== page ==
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Posted 28 July 2014 - 10:07

How can we complain when we are getting such excellent racing?



#3190 bonjon1979a

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Posted 28 July 2014 - 10:21

They just need to change their sound level set up. They've got exactly the same levels, microphones etc as they had for V8's. Just needs some really clever people to get to work with setting up directional microphones and then get the mix right.



#3191 Henri Greuter

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Posted 28 July 2014 - 11:07

I remember when I recorded the Australian Grand Prix, the one thing I noticed was that I could barely hear the power units. Parnelli Jones' 1967 Indy 500 car was louder than these atrocities.  

 

 

How could you make that comparisment? Did you ever hear Parnelli's car in real? (To be honest: I haven't either but I have heard a decent sound registration of it, as far as I know the only one in existance available to the public)

 

 

I think that a number of the loud noise F1 fans who would ever get the chance to hear that car in real  would do tho things:

 

first: wonder if they have gone deaf already.

Second: praise themselves that they are not and then burn that car off as being not a race car at all since it doen't produce even the sound the current cars.

 

 

Henri



#3192 AlexanderF1

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Posted 28 July 2014 - 11:16

They just need to change their sound level set up. They've got exactly the same levels, microphones etc as they had for V8's. Just needs some really clever people to get to work with setting up directional microphones and then get the mix right.

totaly agree but also brodcasters aswell. for example on bbc they have there sound mix all wrong the commentator volume is really loud and car volume is really quiet and as a result we cant hear the cars . i do like the sound when watching onboard videos with no commmentary(because i can hear it) but during the race its annoying not being able to fully enjoy the sound with the commentators shouting over it.  

 

people saying indycar is quieter than f1 but onboard because of the twin turbos,twin exhausts and no hybrid systems they sound really angry onboard.



#3193 yasushi888

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Posted 28 July 2014 - 12:48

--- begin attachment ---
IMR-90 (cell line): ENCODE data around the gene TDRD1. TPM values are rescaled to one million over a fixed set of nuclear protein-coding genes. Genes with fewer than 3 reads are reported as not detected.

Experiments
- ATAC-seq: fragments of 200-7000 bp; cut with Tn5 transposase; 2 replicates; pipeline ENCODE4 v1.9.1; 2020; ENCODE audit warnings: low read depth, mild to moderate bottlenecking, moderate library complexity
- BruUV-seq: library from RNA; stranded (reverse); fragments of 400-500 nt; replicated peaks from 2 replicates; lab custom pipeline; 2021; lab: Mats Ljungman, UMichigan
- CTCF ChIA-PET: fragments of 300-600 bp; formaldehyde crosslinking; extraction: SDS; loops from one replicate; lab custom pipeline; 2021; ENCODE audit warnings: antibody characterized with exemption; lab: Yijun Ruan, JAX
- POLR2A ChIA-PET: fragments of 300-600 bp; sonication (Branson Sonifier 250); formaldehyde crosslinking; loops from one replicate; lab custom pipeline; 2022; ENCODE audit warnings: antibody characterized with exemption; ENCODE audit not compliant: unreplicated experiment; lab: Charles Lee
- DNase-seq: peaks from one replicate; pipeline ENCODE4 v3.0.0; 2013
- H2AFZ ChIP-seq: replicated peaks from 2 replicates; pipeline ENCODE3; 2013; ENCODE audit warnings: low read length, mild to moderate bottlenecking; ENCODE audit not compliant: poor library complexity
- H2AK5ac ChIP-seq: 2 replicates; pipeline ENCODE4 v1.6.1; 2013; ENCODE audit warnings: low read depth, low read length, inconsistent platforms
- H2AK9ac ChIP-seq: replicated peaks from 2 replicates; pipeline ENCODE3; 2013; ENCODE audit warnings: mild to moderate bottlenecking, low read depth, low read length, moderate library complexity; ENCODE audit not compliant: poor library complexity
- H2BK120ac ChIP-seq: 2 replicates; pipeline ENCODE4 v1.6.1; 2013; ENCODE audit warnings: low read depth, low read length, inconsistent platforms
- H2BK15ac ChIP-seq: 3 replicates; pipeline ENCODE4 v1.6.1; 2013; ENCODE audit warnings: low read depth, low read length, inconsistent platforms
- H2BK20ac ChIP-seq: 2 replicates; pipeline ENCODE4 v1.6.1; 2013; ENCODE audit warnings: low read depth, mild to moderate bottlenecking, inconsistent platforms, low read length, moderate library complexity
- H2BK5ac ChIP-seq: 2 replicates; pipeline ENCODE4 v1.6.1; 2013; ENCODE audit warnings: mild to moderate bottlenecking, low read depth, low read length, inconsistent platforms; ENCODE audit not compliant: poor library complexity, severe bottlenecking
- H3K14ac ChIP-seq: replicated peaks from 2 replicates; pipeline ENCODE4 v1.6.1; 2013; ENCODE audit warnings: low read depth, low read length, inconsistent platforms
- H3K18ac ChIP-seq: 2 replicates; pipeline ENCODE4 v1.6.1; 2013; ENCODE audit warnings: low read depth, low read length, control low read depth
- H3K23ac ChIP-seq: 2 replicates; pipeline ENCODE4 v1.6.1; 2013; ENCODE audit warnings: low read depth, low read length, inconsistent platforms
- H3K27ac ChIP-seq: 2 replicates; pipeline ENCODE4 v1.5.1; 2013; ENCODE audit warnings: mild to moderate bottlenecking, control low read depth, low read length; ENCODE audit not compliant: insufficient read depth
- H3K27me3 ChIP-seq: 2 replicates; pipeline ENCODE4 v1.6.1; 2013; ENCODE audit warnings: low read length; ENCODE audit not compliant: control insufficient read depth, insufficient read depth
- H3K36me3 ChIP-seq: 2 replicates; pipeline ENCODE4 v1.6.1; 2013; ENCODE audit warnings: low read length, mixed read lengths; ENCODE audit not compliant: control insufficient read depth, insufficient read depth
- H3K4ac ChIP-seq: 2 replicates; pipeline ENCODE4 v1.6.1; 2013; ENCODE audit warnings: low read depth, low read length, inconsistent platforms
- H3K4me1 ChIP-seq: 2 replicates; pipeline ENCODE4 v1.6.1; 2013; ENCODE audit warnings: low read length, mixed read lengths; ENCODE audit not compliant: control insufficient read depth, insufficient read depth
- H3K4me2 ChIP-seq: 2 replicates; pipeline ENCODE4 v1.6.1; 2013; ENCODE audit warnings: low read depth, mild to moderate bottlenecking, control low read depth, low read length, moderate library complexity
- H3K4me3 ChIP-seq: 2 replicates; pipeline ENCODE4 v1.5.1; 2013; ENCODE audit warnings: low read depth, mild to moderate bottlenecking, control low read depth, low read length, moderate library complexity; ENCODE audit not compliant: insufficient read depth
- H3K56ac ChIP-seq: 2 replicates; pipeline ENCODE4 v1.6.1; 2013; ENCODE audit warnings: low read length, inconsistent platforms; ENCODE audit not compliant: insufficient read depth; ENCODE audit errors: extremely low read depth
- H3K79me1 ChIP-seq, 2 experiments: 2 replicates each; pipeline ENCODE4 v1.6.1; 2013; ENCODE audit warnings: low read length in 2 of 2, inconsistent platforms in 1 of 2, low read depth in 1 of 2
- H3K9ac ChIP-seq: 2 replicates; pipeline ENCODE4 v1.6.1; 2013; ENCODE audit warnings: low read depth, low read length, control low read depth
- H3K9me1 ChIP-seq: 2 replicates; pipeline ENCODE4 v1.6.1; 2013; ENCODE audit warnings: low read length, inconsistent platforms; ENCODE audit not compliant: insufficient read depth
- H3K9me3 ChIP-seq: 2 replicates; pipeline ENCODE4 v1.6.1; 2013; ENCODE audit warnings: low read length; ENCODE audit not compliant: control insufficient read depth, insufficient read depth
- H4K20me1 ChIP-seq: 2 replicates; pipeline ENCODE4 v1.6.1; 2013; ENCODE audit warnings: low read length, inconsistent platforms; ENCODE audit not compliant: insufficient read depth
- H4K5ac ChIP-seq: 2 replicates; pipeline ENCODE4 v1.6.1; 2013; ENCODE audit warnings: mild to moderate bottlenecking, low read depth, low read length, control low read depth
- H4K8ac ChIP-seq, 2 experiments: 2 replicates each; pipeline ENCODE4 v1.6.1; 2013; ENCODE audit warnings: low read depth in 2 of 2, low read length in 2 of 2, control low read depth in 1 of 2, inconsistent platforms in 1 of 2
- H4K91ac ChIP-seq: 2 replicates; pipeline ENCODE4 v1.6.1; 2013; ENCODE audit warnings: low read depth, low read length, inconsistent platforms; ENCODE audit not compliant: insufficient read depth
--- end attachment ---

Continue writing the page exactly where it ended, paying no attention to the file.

How can we complain when we are getting such excellent racing?

Because it could have been excellent racing with great sound! If you add in good looking cars to it aswell I would have been tempted to fork out the money to go and watch the race live. Instead I watched on TV. What extra would I have got from going to this race in person?



#3194 Jazza

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Posted 29 July 2014 - 04:04

Speak for yourself.  I used to go to races DESPITE the noise, not because of it.  If it was so wonderful  why did half the crowd wear ear protection?

To protect their ears. But even with ear protection they were still louder then this years cars without. Many people would only put the ear protection in when the cars (or certain cars) went past, and then take them out so as to hear the cars on the other side of the track. 

 

If the sound was not the reason people went, why are the grand stands half empty at tracks that usually sell out? Why are more and more people who did go to a race this year now saying that they won't go back next year? Why are some of the people in F1 who defended the lack of sound now starting to say it may be an issue? 

 

It should be pretty clear that sound is a big seller. It is what blows people away at the track because it can't be replicated on TV and is unique. It is what creates an awe in regards to how powerful and brutal these machines are. It is what keeps you interested in the grand stands for 1 and a 1/2 minutes as the cars are on the other side of the track out of your view, yet you can still hear them. It is what builds anticipation as you can hear them getting louder and louder as they enter your seating area.